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SN Military.Space Sandra Erwin

Industry watchers were surprised last month when the U.S. Army Space and Missile Defense Command/Army Forces Strategic Command announced it was ending the Kestrel Eye small satellite experiment. The $2 million project was to test the use of small satellites in direct support of Army forces on the ground.

But the Army’s interest in small satellites has not wavered. Pentagon contractor Dynetics announced last week it has been selected to develop small satellites for the USASMDC/ARSTRAT under a program named Gunsmoke-L. It is a two-year deal, plus one option year valued at $8.3 million to develop, test, integrate and demonstrate two tactical space support vehicles “which will be used to enhance all phases of joint force operations,” the company said in a news release. The satellites will host the “next generation of tactical space support payloads designed to operate in low Earth orbit for a minimum of two years.

Dynetics will work with the Army’s payload development laboratory at Redstone Arsenal in Huntsville, Alabama. The tactical payloads will be developed and integrated at Dynetics’ facilities in Huntsville. At the completion of the two-year base period, the two payloads will be qualified and ready for launch. A Dynetics spokesman told SpaceNews that the program is classified and that that company could not comment on the specific missions of these satellites.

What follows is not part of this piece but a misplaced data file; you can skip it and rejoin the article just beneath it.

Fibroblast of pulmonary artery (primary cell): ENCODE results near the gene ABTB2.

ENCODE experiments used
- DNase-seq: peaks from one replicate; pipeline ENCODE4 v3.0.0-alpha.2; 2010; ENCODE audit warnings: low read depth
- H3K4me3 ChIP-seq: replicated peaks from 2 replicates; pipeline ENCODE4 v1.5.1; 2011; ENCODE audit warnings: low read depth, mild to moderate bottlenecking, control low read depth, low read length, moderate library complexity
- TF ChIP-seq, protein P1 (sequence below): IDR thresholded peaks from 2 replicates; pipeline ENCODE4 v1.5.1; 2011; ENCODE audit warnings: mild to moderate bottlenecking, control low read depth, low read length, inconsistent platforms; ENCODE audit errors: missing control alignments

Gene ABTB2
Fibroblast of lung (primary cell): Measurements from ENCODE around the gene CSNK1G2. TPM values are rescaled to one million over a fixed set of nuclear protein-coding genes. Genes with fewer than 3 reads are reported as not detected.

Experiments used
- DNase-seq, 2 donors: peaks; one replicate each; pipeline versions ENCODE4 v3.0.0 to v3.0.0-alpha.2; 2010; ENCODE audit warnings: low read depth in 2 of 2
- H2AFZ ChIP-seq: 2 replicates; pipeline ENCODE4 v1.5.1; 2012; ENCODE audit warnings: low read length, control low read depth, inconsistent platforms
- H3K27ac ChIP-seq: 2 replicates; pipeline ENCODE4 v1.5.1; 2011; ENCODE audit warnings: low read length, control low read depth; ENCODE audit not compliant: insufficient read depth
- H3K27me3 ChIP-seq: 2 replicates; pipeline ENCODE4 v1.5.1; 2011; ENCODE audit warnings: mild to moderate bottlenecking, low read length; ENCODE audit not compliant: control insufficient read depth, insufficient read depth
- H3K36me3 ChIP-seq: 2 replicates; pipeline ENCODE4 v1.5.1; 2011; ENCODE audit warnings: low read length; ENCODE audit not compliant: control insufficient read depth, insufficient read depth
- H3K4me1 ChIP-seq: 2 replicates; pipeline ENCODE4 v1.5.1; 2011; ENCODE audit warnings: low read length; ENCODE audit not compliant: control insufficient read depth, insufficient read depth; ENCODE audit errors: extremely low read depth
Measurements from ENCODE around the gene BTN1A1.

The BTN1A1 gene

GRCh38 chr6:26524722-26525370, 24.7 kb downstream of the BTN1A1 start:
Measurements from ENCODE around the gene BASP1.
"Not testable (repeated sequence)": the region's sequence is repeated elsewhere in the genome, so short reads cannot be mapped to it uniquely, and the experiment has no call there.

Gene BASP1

The Army’s small satellite ground control system located at Redstone Arsenal will be responsible for command, control, and communication with the payloads.

“We have won many civilian space contracts and to move into the military space arena strengthens our portfolio,” said Mike Graves, Dynetics space systems department manager and Gunsmoke-L program manager.

Sandra Erwin writes about military space programs, policy, technology and the industry that supports this sector. She has covered the military, the Pentagon, Congress and the defense industry for nearly two decades as editor of NDIA’s National Defense...